Polina Dyadyk, psychology junior, had conflicts with housing sign-up last year. She planned to live in Warren Apartments, but as the year went on, one of her roommates decided to live off campus. Another one transferred. Dyadyk had to find new roommates, in a short amount of time.
This year, housing sign-up will occur later in the semester, and give students more time to sort out their housing plans. Housing sign-up is being pushed back this year because it will take place online. There will be no long waiting lines in the cafeteria.
“I remember last year was a big hassle to get together with your roommates and find a room,” said Dyadyk. “There was a big crowd. It will be easier to be online.”
Last year students had to meet up with their roommates and crowd into the cafeteria to sign-up for where they wanted to live on campus. This year housing sign-up will be available through Self-Service.
“Before last year, we did do online housing,” said Sarah Hallinan, director of residence life. “But there was a form you had to fill out. Last year was more of an instant gratification. We’re kind of merging the two.”
Housing sign-up will take place April 12 – 14, though students have to have their housing contracts turned in April 9, by 5 p.m. Students who have not turned their contracts in will not be able to sign-up for housing, which occurs later this year than last year.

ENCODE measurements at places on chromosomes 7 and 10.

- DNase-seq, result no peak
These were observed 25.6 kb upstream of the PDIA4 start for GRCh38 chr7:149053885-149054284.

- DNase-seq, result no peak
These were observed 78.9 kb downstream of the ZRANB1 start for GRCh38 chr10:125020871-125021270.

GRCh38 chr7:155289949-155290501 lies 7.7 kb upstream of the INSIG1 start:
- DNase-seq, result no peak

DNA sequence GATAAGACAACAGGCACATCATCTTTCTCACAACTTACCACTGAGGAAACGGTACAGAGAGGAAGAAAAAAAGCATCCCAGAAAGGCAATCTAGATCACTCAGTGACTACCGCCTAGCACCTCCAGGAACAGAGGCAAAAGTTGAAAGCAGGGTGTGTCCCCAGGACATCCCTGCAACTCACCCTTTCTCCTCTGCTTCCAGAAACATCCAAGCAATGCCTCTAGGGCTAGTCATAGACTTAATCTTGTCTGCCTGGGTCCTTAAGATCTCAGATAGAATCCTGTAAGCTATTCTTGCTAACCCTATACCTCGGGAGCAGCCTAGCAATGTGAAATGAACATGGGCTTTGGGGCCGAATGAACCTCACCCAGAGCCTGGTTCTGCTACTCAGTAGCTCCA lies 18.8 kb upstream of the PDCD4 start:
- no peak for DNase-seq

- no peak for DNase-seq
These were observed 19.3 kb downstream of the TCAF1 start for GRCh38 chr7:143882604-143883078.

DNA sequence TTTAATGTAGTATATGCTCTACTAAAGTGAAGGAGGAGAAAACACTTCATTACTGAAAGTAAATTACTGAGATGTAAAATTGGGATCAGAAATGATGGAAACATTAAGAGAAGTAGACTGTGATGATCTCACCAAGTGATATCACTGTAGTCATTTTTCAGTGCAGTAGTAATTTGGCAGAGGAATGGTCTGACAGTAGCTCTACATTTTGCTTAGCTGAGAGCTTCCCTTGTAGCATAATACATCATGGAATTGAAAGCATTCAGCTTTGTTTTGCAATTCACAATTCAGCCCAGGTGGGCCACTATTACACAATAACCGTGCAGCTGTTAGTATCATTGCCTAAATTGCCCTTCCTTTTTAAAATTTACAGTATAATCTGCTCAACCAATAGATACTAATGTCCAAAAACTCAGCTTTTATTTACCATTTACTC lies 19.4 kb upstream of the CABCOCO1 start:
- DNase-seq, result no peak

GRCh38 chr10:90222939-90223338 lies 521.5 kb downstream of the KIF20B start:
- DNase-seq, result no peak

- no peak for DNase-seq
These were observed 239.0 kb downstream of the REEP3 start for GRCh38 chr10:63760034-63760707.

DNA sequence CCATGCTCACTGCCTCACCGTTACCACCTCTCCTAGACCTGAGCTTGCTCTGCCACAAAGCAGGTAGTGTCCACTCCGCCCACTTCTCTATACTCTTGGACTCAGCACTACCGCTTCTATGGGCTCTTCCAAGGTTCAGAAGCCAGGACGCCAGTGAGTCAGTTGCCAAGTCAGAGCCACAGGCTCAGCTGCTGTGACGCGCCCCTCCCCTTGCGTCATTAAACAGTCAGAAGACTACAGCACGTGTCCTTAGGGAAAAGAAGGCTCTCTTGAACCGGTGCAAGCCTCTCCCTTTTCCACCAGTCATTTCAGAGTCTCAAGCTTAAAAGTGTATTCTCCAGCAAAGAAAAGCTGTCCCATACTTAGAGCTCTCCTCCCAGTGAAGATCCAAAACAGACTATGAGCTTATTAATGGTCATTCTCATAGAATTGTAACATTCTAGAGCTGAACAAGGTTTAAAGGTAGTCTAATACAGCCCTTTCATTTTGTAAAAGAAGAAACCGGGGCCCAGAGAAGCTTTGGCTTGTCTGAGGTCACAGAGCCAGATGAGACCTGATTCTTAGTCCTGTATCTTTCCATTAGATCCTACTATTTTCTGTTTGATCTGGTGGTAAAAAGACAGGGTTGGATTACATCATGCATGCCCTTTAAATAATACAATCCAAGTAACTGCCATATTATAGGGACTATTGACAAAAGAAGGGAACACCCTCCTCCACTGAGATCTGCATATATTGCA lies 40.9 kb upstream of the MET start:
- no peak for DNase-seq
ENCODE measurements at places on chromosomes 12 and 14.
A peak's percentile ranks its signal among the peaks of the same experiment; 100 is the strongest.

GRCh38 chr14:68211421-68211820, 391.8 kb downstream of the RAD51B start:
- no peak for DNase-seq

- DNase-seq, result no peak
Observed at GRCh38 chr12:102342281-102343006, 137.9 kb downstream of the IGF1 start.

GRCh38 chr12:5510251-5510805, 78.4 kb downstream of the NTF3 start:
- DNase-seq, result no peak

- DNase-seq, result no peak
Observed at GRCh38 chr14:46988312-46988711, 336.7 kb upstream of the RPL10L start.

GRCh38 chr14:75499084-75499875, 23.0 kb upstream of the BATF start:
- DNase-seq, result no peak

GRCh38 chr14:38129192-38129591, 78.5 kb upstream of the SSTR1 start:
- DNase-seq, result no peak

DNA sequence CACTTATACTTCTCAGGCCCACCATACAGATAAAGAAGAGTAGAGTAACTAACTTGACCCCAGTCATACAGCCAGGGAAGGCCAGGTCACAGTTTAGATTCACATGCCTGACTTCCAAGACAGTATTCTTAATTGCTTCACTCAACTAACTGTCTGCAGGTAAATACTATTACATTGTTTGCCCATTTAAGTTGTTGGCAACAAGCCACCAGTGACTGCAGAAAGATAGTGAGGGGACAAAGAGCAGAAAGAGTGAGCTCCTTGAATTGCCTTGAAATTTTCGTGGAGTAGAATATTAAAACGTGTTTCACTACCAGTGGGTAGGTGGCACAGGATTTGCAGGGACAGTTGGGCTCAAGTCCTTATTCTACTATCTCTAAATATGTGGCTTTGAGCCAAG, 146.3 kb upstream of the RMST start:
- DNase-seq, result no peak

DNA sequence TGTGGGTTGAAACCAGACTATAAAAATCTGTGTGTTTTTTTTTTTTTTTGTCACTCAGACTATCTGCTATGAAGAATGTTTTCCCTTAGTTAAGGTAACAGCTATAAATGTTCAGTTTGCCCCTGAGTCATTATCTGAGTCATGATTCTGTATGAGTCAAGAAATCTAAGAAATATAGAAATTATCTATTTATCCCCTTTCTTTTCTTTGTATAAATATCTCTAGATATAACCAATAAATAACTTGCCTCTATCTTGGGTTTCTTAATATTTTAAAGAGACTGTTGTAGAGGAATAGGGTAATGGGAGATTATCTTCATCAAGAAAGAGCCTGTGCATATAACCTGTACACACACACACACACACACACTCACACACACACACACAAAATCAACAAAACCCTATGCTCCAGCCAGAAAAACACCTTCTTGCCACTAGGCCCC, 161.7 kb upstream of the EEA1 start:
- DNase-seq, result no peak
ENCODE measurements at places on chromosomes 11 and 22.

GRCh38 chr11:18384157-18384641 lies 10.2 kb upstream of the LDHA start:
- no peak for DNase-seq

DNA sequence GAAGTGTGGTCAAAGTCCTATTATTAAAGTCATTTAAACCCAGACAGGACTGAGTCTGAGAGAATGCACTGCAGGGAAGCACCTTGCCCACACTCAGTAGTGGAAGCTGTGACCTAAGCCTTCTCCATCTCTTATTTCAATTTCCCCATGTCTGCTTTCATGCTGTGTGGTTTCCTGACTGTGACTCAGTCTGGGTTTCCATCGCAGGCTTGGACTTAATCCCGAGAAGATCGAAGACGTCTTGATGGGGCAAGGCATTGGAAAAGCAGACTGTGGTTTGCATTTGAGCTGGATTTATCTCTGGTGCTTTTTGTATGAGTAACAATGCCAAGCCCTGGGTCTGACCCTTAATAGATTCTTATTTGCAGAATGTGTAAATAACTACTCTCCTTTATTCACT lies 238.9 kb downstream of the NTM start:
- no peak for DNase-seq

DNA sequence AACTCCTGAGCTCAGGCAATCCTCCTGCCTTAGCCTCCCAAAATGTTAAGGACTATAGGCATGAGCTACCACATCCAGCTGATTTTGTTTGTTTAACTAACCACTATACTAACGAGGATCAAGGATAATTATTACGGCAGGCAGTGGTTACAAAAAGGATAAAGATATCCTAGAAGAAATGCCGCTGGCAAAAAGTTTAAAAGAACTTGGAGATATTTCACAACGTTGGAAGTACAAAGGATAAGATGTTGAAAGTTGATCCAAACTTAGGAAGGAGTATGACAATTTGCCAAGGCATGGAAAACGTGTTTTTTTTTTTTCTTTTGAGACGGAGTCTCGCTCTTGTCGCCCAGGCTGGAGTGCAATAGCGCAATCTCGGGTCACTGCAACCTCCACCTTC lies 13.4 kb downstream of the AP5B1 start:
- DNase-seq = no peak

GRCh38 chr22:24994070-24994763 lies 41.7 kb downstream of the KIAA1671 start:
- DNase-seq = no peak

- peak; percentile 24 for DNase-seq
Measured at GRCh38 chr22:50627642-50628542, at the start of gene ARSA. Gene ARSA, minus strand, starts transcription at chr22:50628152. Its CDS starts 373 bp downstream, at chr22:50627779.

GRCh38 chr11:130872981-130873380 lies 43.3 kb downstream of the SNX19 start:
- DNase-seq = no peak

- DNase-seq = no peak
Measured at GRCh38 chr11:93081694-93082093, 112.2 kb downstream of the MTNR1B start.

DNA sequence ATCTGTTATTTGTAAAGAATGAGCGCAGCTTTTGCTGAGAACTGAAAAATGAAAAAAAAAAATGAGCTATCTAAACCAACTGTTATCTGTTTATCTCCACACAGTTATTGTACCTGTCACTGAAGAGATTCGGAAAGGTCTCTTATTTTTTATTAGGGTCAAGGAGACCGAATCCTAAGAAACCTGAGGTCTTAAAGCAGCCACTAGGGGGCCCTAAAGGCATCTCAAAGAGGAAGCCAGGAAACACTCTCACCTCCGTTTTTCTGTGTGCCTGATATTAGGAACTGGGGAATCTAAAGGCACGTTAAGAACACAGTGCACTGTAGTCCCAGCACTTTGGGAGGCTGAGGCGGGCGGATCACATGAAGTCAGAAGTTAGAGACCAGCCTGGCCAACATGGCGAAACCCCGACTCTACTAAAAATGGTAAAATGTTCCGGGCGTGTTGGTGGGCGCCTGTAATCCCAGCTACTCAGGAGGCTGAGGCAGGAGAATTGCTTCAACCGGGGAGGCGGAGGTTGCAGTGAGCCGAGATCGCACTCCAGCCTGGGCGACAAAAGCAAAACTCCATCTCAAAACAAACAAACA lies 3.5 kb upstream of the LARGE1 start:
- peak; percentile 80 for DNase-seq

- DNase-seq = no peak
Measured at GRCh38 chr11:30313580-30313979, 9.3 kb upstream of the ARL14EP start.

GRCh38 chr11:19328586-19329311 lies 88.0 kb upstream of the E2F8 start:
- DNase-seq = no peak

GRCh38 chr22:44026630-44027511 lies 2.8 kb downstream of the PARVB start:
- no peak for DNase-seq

“It’s later because it takes less time to finalize everything,” said Hallinan. “It’s nice in case things change. If you sign up for housing in February, before Spring Break, then you might have a big fight or someone might transfer. The later in the school year, the more final it will be.”
Hallinan is hopeful that there will be fewer students trying to change their housing sign-ups if it occurs later in the school year. She said the process is similar to online shopping. If several students have a selected room in their basket, the first person who clicks submit will receive the room. The Self-Service program will also only show students where they are able to live. For example, sophomores will not be able to view available rooms in Warren Apartments, because only juniors and seniors can live there. The program calculates a student priority score using a student’s year in school, hours taken and GPA. The higher the student’s score, the more likely they are to have first pick on rooms, which will cost more next school year.
“One thing I’m trying to have students think about too is the financial part of housing,” said Hallinan. “The system will show what you currently pay and what you will pay next year. For freshmen there can be a large difference because many are moving into apartments.” Hallinan encourages students to talk to financial aid.
Overall, the online process will avoid unneeded paperwork.
“I think it’s a great idea to reduce the amount of paperwork because we are going green,” said Albert Ong, biology senior. “And secondly I think it’s an improvement every year. We try to improve and we want to get better. I think we should appreciate the time, effort, diligence and refining of this system to make life better for the students.”